Exterior of CRA headquarters building
CRA / Government of Canada

The Canada Revenue Agency has clarified that simply including a common clause in contracts won’t trigger a reporting obligation under the new mandatory disclosure regime.

The passage of Bill C-47, which received royal assent on June 22, dramatically lowered the threshold for what the CRA considers an “avoidance transaction” and created a reporting obligation for taxpayers and their advisors when one of the following hallmarks is present:

  1. advisors or promoters are engaged on a contingent fee arrangement;
  2. advisors or promoters receive confidentiality protection regarding the transaction; or
  3. contractual protection is provided to the taxpayer or other parties in the event a tax benefit is challenged or ultimately fails to materialize.

With the 90-day deadline — Sept. 20 — approaching for the first mandatory disclosures under the new law, many accountants feared that including limitation-of-liability provisions in their professional engagement letters would trigger the “contractual protection” hallmark.

In late August, the CRA updated its administrative guidance to confirm that such a clause “would normally not, in and of itself, trigger a reportable transaction reporting hallmark,” as long as its purpose was related to professional indemnity insurance.

John Oakey, vice-president of taxation with CPA Canada, said the issue became a priority in the group’s lobbying efforts once C-47 became law.

“It’s a very encouraging development,” Oakey said. “It has become fairly standard practice for accountants to include this kind of clause in their engagement letters, and the original guidance that was provided by the CRA just did not address it.”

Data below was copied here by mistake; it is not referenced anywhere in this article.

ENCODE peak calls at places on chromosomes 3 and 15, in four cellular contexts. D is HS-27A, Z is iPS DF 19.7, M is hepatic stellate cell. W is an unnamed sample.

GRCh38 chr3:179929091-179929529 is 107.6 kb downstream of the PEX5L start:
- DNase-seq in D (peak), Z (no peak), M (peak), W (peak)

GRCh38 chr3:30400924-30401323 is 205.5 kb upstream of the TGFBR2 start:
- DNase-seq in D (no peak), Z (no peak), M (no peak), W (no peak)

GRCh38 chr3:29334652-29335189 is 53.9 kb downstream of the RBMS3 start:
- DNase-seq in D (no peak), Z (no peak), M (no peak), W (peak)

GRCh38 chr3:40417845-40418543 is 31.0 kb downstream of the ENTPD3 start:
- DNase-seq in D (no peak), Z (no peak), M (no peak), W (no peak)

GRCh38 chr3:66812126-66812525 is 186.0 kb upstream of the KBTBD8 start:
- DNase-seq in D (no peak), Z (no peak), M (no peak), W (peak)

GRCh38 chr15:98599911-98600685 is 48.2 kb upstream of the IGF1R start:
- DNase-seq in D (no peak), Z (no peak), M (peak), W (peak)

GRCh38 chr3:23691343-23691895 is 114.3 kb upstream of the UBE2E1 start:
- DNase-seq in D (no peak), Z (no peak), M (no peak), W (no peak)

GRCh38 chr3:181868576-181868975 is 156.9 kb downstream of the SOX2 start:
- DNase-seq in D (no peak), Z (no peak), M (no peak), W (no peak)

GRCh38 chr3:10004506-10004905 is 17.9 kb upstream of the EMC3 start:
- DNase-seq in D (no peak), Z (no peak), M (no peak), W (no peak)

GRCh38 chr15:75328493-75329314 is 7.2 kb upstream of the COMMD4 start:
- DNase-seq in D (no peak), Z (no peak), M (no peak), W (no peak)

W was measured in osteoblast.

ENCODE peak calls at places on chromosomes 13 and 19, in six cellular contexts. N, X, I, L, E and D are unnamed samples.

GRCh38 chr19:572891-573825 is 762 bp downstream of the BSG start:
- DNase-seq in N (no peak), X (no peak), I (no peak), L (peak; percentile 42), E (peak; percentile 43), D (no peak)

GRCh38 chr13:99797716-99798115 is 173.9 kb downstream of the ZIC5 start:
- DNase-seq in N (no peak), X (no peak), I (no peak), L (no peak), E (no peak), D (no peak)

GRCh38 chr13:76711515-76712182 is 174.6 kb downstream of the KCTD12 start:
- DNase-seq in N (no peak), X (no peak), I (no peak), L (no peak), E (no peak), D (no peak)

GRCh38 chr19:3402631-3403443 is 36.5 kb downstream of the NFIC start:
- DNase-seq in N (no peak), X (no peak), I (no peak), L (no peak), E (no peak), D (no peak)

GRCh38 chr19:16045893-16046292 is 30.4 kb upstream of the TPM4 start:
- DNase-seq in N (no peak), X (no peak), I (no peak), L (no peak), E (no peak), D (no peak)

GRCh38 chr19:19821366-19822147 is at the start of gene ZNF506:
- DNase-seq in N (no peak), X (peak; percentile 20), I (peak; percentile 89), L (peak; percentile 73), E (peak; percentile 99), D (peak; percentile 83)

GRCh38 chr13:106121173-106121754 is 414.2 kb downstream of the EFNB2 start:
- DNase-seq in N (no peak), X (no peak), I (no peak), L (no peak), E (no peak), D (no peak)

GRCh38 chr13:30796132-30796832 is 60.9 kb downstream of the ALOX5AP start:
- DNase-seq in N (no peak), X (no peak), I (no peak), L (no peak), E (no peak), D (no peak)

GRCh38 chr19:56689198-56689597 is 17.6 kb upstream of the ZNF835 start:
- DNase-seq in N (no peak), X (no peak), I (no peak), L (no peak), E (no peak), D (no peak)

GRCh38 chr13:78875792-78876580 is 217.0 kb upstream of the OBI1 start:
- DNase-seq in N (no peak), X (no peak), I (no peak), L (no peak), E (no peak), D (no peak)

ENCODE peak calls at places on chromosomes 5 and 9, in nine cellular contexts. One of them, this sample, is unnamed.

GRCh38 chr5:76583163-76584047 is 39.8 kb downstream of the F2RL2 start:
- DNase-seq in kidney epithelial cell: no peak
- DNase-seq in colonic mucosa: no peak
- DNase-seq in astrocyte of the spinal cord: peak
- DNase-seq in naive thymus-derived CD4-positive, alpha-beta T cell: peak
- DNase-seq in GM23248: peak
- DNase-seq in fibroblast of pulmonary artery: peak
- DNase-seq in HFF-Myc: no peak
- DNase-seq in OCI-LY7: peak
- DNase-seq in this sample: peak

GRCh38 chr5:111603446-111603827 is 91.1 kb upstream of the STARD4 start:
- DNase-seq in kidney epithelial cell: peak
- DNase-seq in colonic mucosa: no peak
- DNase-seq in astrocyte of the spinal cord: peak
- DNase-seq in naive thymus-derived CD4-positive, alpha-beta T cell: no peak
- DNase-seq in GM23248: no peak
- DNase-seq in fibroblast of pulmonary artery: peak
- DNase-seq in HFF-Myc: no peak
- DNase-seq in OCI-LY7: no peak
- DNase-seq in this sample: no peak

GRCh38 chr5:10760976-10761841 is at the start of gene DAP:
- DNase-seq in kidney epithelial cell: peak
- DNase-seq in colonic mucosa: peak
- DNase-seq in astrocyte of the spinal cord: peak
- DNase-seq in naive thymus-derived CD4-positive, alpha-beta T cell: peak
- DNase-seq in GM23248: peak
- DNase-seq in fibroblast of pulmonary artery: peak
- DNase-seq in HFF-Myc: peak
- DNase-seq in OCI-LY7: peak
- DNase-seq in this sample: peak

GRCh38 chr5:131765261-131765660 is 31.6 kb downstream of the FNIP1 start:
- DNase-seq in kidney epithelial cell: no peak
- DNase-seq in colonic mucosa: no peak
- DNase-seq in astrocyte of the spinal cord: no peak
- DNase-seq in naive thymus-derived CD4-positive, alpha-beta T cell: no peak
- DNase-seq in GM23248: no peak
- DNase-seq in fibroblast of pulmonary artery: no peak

Without the updated guidance, he added the CRA could have faced an overwhelming deluge of reports from accountants eager to avoid the stiff penalties for non-compliance by promoters and advisors, which could rise as high as $110,000 plus the value of all fees charged.

“We told the CRA that every accountant out there that uses a limitation-of-liability clause is going to report on every one of their client transactions,” Oakey said.

Before C-47, the “avoidance transaction” definition could only be met by those whose primary purpose was obtaining a tax benefit. Under the new law, a tax benefit only needs to be one of the main purposes of the transaction, while just one of the listed hallmarks has to be met to make the transaction reportable, down from the two hallmarks required under the old mandatory disclosure regime.

According to Oakey, the limitation-of-liability issue was raised in the consultation process with the Department of Finance, but became more urgent once C-47 became law and CRA took over active administration of the process.

“We have a laundry list of issues that still need clarification, but this one was at the top of the list,” he said, adding that CPA Canada is pushing for further guidance on other subjects, including which particular events may start the clock on the 90-day reporting deadline.

“We will continue to reach out to the CRA and provide feedback and commentary as we move forward,” Oakey said.